George Blair IV,
VP of JewelerWebsites.com
A “Meet Our Staff” page (and it can be “Our Experts,” “Our Service Representatives,” whatever you feel comfortable calling yourself) is essential.
If you are concerned for high turnover rates in your staff than post simply the senior-most employees, or the just head of each special department: who’s at the bend? Who’s the primary greeter? Do you have an in-store dog? Your customer should know all of these things before they come in.
But why—why why why—must I take a picture of myself?
Because the Internet is a void. You need to present yourself as someone in this void that will help them, guide them, and get them what they are seeking. The storefront will only provide so much comfort. If your smiling face (yes! Smiling!) isn’t somehow connected to all the technical aspect of your business, your customers will not seem invited. The GIA certificate is wonderful—but your customers do not want to feel intimidated by extensive credentials and a glass door that leads them to some of the biggest decisions of their lives.
Make no mistake: the credentials are important, too. With your smiling face (yes! Smiling!), your name and title should be clearly marked. Who you are is important, so keep it a mixture of what you can provide in terms of customer service as well as what they may be able to connect with on a personal level. Do you go SCUBA diving? Maybe they do too; little pre-small talk nuggets will create instant relationships for when they enter your store.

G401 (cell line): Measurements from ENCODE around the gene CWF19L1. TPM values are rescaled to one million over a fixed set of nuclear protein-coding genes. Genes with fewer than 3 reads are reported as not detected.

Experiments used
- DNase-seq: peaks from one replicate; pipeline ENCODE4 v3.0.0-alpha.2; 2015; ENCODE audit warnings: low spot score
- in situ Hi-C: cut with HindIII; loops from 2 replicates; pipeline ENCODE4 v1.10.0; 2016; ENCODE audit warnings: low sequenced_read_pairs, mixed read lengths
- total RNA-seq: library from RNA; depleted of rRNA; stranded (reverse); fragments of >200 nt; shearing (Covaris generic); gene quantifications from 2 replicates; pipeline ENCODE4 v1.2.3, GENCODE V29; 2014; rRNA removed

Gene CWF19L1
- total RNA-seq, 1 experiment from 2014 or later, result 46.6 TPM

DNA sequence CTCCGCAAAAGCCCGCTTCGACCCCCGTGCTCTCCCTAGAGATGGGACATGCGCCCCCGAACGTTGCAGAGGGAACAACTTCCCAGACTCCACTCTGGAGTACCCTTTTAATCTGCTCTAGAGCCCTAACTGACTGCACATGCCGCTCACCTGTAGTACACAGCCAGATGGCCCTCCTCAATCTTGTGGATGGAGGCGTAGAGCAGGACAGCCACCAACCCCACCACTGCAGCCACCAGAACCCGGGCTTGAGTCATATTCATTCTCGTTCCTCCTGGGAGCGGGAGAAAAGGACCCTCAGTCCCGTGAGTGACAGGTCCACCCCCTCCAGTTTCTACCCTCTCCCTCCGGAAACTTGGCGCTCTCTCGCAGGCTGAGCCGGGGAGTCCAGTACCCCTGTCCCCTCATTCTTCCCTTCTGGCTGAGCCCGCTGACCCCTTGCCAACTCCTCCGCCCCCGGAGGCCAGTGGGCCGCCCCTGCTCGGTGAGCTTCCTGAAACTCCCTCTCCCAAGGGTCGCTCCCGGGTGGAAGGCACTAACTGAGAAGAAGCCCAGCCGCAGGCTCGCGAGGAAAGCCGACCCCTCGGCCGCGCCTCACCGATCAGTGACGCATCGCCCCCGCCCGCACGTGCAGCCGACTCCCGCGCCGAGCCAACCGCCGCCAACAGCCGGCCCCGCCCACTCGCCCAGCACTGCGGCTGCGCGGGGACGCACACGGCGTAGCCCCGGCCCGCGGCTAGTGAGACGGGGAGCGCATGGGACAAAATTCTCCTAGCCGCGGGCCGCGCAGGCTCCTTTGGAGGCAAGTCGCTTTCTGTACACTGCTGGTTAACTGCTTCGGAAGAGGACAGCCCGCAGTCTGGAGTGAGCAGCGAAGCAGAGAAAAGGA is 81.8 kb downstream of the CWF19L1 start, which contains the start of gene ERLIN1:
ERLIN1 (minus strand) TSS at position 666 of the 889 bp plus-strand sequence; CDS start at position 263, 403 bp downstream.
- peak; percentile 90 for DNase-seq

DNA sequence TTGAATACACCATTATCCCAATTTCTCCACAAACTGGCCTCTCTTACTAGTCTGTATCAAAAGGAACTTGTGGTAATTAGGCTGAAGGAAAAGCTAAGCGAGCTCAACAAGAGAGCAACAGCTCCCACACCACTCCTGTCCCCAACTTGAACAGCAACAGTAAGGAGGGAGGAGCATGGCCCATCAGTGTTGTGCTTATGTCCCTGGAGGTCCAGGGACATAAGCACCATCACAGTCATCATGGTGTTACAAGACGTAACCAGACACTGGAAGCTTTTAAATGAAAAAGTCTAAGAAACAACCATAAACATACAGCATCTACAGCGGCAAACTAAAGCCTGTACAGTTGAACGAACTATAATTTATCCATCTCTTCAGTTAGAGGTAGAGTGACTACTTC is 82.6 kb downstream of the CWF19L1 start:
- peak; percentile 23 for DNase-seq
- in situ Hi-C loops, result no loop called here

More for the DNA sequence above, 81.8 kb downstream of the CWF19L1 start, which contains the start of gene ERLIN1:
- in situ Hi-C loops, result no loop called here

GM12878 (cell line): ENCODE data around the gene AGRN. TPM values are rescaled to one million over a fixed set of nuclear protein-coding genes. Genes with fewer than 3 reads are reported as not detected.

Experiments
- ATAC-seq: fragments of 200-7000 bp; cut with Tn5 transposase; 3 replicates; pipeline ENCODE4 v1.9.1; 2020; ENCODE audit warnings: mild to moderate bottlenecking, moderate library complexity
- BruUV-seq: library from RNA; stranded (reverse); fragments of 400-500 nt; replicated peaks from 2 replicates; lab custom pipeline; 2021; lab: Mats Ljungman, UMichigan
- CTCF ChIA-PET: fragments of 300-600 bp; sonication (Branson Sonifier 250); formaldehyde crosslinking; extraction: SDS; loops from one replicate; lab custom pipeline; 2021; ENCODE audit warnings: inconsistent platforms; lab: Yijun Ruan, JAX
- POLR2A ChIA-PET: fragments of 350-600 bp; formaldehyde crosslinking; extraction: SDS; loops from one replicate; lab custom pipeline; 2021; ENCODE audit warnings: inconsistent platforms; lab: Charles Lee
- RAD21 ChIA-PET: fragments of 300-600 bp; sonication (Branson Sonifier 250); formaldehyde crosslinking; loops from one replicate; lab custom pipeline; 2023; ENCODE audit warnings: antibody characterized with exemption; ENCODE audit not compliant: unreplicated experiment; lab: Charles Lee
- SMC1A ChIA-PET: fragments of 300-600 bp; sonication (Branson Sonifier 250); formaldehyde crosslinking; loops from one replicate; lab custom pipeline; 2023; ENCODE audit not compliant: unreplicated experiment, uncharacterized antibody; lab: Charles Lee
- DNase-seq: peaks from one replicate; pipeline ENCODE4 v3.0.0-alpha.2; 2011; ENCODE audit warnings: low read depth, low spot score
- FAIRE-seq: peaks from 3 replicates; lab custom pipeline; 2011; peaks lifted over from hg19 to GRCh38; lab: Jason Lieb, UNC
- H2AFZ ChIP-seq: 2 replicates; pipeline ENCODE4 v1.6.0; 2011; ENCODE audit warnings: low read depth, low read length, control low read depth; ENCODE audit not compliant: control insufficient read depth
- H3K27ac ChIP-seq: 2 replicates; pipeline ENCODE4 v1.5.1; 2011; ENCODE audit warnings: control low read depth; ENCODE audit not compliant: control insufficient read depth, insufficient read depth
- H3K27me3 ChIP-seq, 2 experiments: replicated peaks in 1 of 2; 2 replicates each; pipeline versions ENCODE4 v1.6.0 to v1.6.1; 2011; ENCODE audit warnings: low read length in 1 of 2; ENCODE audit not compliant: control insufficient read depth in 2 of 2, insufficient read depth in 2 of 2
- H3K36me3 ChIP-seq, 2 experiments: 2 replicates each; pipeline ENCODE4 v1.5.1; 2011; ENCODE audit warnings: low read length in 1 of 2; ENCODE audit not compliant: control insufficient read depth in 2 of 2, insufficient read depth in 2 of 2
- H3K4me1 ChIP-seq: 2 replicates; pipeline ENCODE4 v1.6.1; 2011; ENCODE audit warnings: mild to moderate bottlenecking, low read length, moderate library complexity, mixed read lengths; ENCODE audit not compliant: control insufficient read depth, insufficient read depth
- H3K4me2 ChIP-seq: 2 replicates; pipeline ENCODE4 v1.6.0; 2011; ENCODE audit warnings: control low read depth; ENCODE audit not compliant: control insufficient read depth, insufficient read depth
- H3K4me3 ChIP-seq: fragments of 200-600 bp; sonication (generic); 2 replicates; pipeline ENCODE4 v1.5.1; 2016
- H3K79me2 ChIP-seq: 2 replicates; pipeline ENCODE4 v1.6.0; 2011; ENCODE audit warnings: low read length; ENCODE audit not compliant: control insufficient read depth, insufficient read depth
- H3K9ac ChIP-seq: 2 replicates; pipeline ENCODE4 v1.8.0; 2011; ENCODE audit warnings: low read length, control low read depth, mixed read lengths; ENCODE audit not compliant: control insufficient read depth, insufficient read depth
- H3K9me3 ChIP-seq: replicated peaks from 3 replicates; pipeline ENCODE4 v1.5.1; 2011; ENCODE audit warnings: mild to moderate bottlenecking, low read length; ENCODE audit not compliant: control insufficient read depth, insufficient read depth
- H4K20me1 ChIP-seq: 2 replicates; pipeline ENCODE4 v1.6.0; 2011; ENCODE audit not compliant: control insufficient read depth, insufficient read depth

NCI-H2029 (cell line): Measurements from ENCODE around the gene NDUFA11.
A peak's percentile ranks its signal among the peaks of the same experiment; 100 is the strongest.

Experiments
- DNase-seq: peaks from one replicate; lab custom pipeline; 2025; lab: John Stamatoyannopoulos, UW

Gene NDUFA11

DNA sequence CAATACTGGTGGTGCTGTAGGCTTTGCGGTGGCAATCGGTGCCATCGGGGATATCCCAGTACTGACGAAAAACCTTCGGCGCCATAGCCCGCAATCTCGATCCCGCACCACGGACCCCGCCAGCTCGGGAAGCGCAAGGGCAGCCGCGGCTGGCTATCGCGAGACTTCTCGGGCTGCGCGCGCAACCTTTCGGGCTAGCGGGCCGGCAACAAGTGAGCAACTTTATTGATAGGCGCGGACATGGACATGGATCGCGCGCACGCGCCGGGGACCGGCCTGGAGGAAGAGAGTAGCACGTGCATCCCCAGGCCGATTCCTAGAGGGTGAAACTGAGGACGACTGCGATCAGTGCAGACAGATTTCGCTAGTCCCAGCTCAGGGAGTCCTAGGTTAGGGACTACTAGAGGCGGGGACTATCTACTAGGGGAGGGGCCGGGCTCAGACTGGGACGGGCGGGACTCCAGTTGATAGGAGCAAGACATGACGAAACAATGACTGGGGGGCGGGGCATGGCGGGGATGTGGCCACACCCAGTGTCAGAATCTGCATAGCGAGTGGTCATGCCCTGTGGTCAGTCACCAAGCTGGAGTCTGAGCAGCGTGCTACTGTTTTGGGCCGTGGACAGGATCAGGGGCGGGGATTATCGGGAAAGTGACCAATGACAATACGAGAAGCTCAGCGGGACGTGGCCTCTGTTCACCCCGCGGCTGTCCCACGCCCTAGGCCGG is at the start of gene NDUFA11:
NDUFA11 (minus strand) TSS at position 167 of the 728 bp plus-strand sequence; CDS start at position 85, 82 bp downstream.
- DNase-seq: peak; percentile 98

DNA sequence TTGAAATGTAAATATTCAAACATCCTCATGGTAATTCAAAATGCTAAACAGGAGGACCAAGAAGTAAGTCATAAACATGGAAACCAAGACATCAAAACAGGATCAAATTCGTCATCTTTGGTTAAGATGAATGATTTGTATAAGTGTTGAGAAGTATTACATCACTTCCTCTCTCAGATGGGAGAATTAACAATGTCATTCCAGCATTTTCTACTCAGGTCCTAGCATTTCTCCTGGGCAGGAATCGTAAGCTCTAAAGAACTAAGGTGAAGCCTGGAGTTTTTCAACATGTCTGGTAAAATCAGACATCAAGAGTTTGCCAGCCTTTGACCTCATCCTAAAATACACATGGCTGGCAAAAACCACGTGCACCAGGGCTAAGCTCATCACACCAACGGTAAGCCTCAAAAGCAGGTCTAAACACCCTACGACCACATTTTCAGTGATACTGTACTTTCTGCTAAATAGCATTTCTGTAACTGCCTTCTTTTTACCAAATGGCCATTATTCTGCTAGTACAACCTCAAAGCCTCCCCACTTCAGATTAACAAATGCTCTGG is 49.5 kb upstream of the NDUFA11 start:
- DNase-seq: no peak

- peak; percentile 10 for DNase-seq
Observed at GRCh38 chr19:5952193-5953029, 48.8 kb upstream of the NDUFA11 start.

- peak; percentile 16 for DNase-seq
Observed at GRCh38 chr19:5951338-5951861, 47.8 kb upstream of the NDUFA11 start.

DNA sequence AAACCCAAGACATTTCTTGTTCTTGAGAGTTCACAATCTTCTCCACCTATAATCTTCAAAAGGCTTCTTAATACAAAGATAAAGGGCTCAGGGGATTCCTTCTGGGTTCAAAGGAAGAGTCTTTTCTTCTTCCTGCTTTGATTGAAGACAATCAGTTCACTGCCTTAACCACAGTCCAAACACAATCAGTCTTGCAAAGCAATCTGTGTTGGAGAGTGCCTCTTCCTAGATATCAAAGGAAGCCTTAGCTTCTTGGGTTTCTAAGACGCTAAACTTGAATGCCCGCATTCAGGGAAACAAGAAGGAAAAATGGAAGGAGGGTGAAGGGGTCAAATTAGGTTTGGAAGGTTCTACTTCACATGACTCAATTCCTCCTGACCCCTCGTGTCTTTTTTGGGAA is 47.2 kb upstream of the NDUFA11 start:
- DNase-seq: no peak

• Take photos of your staff doing what they do! “Yearbook” style photos do not show your employees in action. Save your portraits for the About Us page, or the even on the Welcome/Home page. To present friendly and knowledgeable at the same time, your staff should be shown in their respective jobs. That way it’s all familiar for your guests.
• An alternative to photos of your staff at their posts is to show them doing something else that reflects their bio. They should be clear, but professional-looking shots are essential for your jewelry, not you.
• Take photos of your staff. It will help identify the employee more easily.
• Caption every photo with a name and title.